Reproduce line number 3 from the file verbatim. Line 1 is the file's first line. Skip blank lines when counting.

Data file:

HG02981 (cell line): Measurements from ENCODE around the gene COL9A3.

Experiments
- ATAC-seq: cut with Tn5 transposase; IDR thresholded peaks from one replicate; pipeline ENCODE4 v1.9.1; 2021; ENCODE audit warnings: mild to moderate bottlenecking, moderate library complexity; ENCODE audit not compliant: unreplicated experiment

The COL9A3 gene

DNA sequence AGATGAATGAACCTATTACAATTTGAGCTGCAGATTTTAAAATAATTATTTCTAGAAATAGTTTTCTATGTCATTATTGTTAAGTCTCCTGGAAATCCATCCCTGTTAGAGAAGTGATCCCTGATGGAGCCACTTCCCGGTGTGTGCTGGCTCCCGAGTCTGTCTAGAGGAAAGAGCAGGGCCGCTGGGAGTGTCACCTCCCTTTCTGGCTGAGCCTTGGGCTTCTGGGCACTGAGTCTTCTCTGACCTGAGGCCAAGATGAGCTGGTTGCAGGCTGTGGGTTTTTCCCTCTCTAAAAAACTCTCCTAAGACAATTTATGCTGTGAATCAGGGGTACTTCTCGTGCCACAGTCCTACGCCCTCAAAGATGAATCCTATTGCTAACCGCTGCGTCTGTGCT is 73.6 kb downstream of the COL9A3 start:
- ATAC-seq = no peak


- ATAC-seq: cut with Tn5 transposase; IDR thresholded peaks from one replicate; pipeline ENCODE4 v1.9.1; 2021; ENCODE audit warnings: mild to moderate bottlenecking, moderate library complexity; ENCODE audit not compliant: unreplicated experiment